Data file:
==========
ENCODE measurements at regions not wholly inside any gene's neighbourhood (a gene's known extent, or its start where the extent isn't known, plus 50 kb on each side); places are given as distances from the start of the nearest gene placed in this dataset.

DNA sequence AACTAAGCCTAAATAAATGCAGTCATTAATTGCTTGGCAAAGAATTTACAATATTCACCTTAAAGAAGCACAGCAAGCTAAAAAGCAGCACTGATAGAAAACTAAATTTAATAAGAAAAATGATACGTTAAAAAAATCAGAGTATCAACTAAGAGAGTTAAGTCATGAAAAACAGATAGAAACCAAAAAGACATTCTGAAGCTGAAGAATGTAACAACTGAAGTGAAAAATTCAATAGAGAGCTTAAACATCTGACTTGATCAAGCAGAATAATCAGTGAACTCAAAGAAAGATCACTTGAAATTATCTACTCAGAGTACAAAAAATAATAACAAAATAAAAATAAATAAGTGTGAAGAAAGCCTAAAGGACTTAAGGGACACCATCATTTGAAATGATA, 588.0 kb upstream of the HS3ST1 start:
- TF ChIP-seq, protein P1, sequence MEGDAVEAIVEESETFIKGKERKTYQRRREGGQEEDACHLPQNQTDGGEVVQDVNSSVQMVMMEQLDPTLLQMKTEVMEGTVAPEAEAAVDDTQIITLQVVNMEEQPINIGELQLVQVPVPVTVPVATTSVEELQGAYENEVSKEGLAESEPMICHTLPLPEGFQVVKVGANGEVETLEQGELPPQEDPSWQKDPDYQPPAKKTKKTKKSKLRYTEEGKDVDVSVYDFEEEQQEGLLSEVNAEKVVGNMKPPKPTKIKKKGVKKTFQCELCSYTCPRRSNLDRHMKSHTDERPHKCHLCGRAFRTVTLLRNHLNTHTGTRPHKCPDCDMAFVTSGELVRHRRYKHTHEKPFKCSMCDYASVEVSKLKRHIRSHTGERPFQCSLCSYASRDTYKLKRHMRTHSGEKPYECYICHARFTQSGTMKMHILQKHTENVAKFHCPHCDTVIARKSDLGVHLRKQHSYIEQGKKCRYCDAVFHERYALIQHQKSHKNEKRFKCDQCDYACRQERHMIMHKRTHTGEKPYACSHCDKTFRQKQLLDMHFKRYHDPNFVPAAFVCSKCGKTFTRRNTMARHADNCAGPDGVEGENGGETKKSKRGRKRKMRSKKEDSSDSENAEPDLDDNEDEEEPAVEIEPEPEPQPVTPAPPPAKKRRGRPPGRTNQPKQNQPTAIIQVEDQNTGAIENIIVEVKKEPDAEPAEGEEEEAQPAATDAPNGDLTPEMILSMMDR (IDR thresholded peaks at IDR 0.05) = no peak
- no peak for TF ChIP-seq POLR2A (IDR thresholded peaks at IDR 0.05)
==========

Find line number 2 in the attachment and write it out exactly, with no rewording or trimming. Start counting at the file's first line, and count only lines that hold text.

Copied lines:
DNA sequence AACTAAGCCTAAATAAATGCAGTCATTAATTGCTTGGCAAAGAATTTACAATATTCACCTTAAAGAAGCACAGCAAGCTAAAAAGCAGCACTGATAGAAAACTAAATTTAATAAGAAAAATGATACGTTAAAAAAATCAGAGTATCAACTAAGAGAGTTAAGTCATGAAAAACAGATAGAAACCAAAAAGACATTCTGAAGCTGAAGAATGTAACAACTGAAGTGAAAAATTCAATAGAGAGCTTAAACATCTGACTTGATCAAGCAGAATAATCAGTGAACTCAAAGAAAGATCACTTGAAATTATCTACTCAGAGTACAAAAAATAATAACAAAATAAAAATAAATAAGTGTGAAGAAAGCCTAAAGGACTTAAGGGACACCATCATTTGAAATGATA, 588.0 kb upstream of the HS3ST1 start: